National parks play a vital and storied role in the American fabric. The National Park Service just celebrated its 100th birthday on August 25, 2016, commemorating the establishment of the parks system on August 25, 1916. Today, with 409 park sites spread over 84 million acres in all 50 states, no matter where you’re located in the United States, you’re never far from a national park. When all it takes is a few hours drive, at most, to get out and explore one of these sites, there’s no reason not to take advantage of their natural splendor.

From national historic sites to vast feats of nature like Yellowstone and Yosemite, from desert terrains to bubbling geysers, the national parks offer something for everyone. The National Park Service offers plenty of opportunities to get out and explore the parks across the continental US. For instance, they launched a “Find Your Park” initiative in honor of the centennial celebration to help connect people to parks through education programs, community assistance projects, social media, and more. The National Park Service also offers passport stamps to keep track of every park you’ve visited- a badge of honor for any park enthusiast.

As informative and in-depth as the National Park Service website is, it can be a little overwhelming to navigate! You can search for parks by state or category to learn more about them, but every park offers a different experience. Many offer wonderful, scenic hiking trails. Here are my picks for the top six parks for hiking. These parks offer the most scenic hiking trails, in my opinion, and are suitable for a wide range of hikers, from beginners to old pros. Keep in mind, this list represents just a fraction of all the wonderful hiking trails out there in America’s national parks!

  1. North Country National Scenic Trail (MI, MN, ND, NY, OH, PA, WI)

When completed, the North Country Scenic Trail will be the longest continuous hiking trail in the United States at 4,500 miles long, linking seven (that’s right, seven) states. Right now, you can get out and explore 2,000 miles of trail meandering through an array of natural, scenic, historic, and cultural sites. It goes without saying that this park is a perfect destination for hikers- just be sure to plan your trip ahead of time, since distances between trailheads can vary and there are different rules and regulations for the different sections of trail.

  1. Acadia (ME)

If you enjoy long walks on the beach, then Acadia National Park, the first national park east of the Mississippi River, is the perfect park combining gorgeous Maine seaside views with challenging terrain. With more than 120 miles of hiking trails traversing steep seaside slopes, lakes, ponds, and woodlands, this park will not disappoint! Fun fact: Acadia is one of the only places on the east coast with uninterrupted views of the Milky Way.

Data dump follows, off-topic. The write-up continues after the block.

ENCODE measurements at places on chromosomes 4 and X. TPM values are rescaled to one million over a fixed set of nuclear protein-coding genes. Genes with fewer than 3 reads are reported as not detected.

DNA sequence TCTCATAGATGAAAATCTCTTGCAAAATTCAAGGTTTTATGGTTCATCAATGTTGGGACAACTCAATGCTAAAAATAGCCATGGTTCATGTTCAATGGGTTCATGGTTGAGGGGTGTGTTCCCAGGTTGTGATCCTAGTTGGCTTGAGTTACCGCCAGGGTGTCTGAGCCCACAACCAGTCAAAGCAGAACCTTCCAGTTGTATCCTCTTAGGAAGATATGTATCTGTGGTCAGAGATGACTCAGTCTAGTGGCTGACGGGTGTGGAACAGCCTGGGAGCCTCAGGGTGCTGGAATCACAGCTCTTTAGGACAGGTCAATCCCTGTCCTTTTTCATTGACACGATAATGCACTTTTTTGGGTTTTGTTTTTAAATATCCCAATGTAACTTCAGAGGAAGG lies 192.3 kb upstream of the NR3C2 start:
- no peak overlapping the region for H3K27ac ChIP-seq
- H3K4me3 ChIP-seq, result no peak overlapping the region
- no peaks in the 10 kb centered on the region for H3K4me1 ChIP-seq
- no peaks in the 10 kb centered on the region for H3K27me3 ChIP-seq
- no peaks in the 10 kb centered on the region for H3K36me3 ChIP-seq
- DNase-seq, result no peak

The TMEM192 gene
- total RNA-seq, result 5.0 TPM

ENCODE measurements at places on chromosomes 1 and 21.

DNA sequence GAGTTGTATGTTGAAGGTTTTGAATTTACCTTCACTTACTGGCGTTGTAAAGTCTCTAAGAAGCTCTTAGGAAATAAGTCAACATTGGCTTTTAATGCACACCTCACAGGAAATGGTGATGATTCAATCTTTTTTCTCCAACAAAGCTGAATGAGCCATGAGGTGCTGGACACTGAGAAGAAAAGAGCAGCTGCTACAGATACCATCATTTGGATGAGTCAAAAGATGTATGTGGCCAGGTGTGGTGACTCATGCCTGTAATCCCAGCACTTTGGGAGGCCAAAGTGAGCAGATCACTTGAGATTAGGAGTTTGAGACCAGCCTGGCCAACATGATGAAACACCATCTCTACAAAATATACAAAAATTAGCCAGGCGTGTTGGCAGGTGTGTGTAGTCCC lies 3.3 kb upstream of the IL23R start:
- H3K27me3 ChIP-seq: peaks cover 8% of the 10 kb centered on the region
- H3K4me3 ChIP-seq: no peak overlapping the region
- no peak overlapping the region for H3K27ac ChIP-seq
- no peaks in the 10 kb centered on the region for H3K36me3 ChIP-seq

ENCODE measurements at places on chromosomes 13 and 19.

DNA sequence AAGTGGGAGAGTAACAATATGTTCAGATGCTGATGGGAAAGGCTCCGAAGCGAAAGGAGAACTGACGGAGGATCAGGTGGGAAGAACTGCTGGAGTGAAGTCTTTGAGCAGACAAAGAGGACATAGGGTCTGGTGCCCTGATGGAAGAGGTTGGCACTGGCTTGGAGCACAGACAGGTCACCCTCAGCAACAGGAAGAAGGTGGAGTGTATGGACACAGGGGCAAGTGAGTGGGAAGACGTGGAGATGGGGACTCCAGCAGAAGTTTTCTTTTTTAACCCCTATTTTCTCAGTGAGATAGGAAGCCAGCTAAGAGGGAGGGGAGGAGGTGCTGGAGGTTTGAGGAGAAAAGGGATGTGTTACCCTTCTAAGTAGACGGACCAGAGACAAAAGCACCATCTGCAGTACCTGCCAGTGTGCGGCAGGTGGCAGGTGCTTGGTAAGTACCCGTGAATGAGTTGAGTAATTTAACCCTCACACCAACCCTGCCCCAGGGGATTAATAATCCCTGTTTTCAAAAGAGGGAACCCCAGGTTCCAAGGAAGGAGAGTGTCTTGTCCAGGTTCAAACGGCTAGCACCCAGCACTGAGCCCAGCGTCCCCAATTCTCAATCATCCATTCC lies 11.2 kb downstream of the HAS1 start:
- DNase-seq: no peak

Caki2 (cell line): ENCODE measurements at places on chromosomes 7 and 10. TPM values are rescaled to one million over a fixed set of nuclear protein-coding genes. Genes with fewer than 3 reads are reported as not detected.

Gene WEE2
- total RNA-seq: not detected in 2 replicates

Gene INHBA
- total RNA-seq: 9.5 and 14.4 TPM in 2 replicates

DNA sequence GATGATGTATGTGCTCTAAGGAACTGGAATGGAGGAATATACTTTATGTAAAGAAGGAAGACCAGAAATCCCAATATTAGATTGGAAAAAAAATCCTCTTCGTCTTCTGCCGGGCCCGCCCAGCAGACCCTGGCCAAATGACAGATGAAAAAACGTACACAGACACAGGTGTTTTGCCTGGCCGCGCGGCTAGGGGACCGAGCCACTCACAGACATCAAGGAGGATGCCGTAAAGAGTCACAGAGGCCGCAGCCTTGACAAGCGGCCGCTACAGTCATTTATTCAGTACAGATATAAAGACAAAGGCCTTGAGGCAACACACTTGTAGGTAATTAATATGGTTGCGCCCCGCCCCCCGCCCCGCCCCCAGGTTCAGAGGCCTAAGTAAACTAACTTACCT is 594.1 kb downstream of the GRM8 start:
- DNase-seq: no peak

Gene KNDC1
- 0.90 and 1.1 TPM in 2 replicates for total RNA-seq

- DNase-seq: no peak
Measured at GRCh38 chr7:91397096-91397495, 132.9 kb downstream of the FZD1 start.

1. Joshua Tree (CA)

Joshua Tree National Park, located in Twentynine Palms, California, is a desert oasis where two ecosystems, the Mojave and the Colorado, come together. Despite the harsh desert conditions, the park is teeming with plant and animal life, and is perfect for hikers. The park offers a variety of trails, from short nature hikes to long and strenuous ones.

  1. Yosemite (CA)

At nearly 1,200 square miles and with a variety of natural features including waterfalls, glaciers, meadows, and giant sequoias, Yosemite is a hiker’s and nature lover’s paradise. The park has 750 miles of trails to explore and the National Park Service describes the park, established in 1864, as a “shrine to human foresight.”

  1. Yellowstone (ID, MT, WY)

One visit to Yellowstone, and you’ll understand right away why it was named the country’s first national park. Watching the famous geyser, Old Faithful, erupt is a must for tourists, but the park, with its abundance of geysers, hot springs, waterfalls, and rivers, offers so much more for those that want a more immersive experience. Encompassing 2.2 million acres and more than 1,000 miles of trails, you could walk for days and never explore the same area twice.

  1. Big Thicket (TX)

You know that saying, “Everything’s bigger in Texas?” Well, it certainly holds true for this national preserve. It’s even in the name! Explore bayous, pine forests, 185 bird species, and an abundance of wildlife as you hike through approximately 40 miles of trails winding through nine different ecosystems.

  1. Catoctin Mountain (MD)

Catoctin Mountain Park, honoring Franklin D. Roosevelt’s legacy on the U.S., is perfect for historians and nature-lovers alike! The park offers 25 miles of hiking trails ranging from easy to more strenuous. It’s worth stopping at the visitor’s center before you begin your trek to learn about the cultural sites worth exploring along the trails, such as the Whiskey Still, Sawmill, and Catoctin Iron Furnace, as well as historic remnants of Roosevelt’s New Deal, including structures of the Works Progress Administration and Civilian Conservation Corps.